Woody Allen denies molesting Dylan Farrow and blames Mia Farrow

The New York Times has published an article by director Woody Allen telling his side of the story in a public fight with his adopted daughter, Dylan Farrow.

It's a searing attack on his former wife, Mia Farrow.

In a piece entitled "Woody Allen Speaks Out", he writes that he doesn't doubt that Dylan believes she was molested, but claims that she was "taught by a strong mother to hate her father because he is a monster who abused her".

He claims that the area in which the alleged abuse took place, an attic, "was poorly chosen". That's because Allen claims to be a "major claustrophobic".

"Of course, I did not molest Dylan," Allen maintains. "I loved her and hope one day she will grasp how she has been cheated out of having a loving father and exploited by a mother more interested in her own festering anger than her daughter’s well-being."

He also devotes a paragraph to his son Ronan, who has been one of Allen's harshest critics.

Recent reports have suggested that Ronan is actually the son of Mia Farrow's former lover, Frank Sinatra.

"Granted, he looks a lot like Frank with the blue eyes and facial features, but if so what does this say?" Allen writes. "That all during the custody hearing Mia lied under oath and falsely represented Ronan as our son? Even if he is not Frank’s, the possibility she raises that he could be, indicates she was secretly intimate with him during our years. Not to mention all the money I paid for child support. Was I supporting Frank’s son? Again, I want to call attention to the integrity and honesty of a person who conducts her life like that."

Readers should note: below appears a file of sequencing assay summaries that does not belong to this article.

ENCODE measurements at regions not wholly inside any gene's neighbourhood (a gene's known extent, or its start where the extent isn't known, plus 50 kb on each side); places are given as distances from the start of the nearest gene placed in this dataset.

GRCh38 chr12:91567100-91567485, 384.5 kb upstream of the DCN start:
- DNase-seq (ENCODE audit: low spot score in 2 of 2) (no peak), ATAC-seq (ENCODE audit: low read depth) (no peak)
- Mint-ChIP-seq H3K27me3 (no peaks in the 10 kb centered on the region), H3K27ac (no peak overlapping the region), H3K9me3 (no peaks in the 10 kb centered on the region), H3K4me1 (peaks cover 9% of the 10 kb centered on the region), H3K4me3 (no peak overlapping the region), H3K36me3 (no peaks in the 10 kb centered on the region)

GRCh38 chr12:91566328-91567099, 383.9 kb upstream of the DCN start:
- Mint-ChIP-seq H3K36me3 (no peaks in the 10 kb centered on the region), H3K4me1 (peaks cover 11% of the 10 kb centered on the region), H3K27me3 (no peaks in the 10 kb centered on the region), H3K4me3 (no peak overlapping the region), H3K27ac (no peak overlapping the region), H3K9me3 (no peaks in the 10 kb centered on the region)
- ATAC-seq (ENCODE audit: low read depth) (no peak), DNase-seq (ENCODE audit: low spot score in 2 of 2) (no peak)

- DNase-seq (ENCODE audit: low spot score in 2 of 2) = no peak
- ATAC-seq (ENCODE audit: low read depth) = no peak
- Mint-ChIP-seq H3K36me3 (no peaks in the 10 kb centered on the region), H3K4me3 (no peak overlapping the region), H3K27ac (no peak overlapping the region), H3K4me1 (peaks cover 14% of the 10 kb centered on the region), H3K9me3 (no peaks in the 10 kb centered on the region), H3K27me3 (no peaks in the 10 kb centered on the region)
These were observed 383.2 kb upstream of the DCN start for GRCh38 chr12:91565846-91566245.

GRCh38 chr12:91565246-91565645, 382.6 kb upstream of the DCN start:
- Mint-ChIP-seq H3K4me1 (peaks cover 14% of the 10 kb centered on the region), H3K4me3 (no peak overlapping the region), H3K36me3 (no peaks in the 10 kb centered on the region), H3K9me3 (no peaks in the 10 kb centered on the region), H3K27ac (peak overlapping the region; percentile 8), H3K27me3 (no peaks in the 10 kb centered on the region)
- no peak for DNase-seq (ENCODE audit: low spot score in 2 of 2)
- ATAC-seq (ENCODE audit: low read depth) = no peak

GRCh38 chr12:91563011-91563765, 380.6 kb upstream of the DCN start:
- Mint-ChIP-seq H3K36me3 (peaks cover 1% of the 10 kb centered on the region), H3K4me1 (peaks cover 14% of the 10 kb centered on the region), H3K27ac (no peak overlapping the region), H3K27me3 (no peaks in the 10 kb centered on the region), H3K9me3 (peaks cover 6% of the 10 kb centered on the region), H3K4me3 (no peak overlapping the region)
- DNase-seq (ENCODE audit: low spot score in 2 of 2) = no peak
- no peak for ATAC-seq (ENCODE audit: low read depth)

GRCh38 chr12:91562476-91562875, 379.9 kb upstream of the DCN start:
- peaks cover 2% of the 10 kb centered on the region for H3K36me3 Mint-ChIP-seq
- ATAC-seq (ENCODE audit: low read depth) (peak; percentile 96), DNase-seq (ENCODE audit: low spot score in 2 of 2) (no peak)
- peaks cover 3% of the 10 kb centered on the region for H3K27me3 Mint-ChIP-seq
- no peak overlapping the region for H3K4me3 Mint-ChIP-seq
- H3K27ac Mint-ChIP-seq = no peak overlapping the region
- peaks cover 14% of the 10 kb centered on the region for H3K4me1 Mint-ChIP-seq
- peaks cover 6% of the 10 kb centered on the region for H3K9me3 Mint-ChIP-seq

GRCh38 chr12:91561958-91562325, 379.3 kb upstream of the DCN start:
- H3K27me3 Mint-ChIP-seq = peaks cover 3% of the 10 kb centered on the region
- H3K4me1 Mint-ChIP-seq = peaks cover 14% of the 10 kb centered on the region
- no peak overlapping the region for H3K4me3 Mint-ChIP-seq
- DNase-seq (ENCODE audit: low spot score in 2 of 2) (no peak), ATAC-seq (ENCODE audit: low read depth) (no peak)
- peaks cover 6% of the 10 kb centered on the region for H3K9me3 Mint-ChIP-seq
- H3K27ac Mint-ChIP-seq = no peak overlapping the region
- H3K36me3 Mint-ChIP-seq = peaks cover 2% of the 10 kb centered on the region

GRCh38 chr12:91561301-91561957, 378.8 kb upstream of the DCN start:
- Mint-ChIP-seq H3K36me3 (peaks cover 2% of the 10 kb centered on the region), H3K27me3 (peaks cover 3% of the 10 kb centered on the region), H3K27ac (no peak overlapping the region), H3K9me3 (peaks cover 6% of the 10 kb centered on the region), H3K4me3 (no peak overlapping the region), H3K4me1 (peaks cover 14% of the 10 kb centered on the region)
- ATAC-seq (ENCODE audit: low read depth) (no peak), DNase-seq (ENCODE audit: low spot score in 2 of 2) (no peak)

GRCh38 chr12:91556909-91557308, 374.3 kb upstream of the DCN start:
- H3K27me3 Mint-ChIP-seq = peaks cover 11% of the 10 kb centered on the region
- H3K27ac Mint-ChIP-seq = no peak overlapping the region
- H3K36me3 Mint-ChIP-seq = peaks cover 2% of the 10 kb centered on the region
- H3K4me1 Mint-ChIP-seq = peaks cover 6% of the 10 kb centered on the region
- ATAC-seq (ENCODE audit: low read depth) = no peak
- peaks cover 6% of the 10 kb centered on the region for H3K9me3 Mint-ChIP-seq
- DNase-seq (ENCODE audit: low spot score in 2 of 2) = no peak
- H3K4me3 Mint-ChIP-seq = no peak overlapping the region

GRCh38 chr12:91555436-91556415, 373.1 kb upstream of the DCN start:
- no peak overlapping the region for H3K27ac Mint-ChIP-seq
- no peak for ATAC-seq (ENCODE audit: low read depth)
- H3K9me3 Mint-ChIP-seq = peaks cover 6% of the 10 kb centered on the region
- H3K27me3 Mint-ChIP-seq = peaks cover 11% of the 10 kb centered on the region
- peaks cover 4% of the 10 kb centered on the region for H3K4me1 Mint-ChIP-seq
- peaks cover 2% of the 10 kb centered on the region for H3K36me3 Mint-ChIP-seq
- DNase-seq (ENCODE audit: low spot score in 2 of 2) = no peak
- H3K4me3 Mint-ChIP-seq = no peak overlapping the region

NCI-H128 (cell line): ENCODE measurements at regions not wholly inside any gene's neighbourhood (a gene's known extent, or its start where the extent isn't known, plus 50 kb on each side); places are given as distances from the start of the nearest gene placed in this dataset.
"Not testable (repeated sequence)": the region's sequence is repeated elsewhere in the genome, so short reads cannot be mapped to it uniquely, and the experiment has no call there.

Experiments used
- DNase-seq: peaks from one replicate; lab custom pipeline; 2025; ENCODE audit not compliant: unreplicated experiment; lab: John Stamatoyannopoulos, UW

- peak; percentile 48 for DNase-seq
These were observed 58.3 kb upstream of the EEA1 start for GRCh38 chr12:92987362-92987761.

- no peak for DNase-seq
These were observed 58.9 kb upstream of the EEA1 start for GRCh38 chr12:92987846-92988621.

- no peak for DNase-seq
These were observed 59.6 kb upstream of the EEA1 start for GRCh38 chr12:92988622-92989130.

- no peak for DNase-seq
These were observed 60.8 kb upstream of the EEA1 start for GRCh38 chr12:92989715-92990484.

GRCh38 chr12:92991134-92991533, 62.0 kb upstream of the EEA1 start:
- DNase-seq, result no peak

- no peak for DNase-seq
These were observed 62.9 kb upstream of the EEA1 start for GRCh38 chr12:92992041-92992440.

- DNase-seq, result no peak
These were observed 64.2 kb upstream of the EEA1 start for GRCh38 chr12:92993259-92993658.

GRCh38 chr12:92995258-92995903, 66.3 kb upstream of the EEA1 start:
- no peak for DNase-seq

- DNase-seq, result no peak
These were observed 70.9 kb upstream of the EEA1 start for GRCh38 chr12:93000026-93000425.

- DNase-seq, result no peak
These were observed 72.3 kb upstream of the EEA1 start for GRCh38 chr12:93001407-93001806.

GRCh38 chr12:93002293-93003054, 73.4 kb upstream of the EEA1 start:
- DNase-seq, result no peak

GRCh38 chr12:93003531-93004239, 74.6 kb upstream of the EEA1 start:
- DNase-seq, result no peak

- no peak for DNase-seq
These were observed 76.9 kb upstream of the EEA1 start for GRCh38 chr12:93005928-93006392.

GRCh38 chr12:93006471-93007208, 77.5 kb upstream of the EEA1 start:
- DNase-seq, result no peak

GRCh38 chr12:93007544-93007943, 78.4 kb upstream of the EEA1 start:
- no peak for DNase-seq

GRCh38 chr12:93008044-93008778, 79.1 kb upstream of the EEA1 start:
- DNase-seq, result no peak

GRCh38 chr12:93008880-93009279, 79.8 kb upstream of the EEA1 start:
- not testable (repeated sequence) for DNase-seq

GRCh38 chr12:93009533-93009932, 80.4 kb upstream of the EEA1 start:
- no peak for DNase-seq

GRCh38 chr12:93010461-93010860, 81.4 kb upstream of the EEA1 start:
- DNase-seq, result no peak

Comments (2) Add New Comment
A. MacInnis
Interesting and believable, but for me the tipping point lies in Mr. Allen's art. Twice in film, in Crimes and Misdemeanors (1989 - four years before the alleged molestation) and in Match Point (2004) he has made films which take as their theme someone literally getting away with murder, and going completely unpunished - by conscience, God or the law. Since so much of Woody's art seems autobiographical and confessional in nature, I've often wondered what in his life inspired these two films, and why, if there isn't some personal/ confessional element to them, he would choose to revisit the theme twice in his cinema? Once, I was prepared to accept as art, but with Match Point, I strongly came to believe that Woody was trying to tell us something, make his audience complicit in some sort of self-purgation. Maybe he *didn't* molest Dylan, but based on these two films, I'm pretty sure he's done SOMETHING morally repugnant that weighs on him...
Rating: -4
Lay off it
Allen is a genius and Mia has been single for way too long. This is stupid petty stuff to even comment on. I can't wait to see his latest film and have enjoyed all his others very much.

He was always into Sook Yin. And still is.
Rating: -3
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